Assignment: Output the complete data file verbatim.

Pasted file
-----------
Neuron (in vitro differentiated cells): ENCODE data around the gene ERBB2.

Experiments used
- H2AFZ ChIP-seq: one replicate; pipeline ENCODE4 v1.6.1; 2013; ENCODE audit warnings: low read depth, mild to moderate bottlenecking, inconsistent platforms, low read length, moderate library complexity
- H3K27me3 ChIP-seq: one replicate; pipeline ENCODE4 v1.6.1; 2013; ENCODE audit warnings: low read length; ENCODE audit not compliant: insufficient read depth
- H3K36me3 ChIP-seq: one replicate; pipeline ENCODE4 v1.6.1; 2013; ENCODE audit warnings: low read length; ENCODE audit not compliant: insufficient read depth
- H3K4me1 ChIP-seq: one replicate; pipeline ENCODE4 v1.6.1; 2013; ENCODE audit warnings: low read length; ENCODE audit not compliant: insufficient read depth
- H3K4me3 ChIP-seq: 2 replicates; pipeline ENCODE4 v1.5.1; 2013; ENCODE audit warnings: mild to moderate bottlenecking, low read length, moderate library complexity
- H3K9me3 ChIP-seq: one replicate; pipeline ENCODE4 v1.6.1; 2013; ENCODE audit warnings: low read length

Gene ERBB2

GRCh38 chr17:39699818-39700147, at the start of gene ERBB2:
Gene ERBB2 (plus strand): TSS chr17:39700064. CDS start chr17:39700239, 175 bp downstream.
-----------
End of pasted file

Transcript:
Neuron (in vitro differentiated cells): ENCODE data around the gene ERBB2.

Experiments used
- H2AFZ ChIP-seq: one replicate; pipeline ENCODE4 v1.6.1; 2013; ENCODE audit warnings: low read depth, mild to moderate bottlenecking, inconsistent platforms, low read length, moderate library complexity
- H3K27me3 ChIP-seq: one replicate; pipeline ENCODE4 v1.6.1; 2013; ENCODE audit warnings: low read length; ENCODE audit not compliant: insufficient read depth
- H3K36me3 ChIP-seq: one replicate; pipeline ENCODE4 v1.6.1; 2013; ENCODE audit warnings: low read length; ENCODE audit not compliant: insufficient read depth
- H3K4me1 ChIP-seq: one replicate; pipeline ENCODE4 v1.6.1; 2013; ENCODE audit warnings: low read length; ENCODE audit not compliant: insufficient read depth
- H3K4me3 ChIP-seq: 2 replicates; pipeline ENCODE4 v1.5.1; 2013; ENCODE audit warnings: mild to moderate bottlenecking, low read length, moderate library complexity
- H3K9me3 ChIP-seq: one replicate; pipeline ENCODE4 v1.6.1; 2013; ENCODE audit warnings: low read length

Gene ERBB2

GRCh38 chr17:39699818-39700147, at the start of gene ERBB2:
Gene ERBB2 (plus strand): TSS chr17:39700064. CDS start chr17:39700239, 175 bp downstream.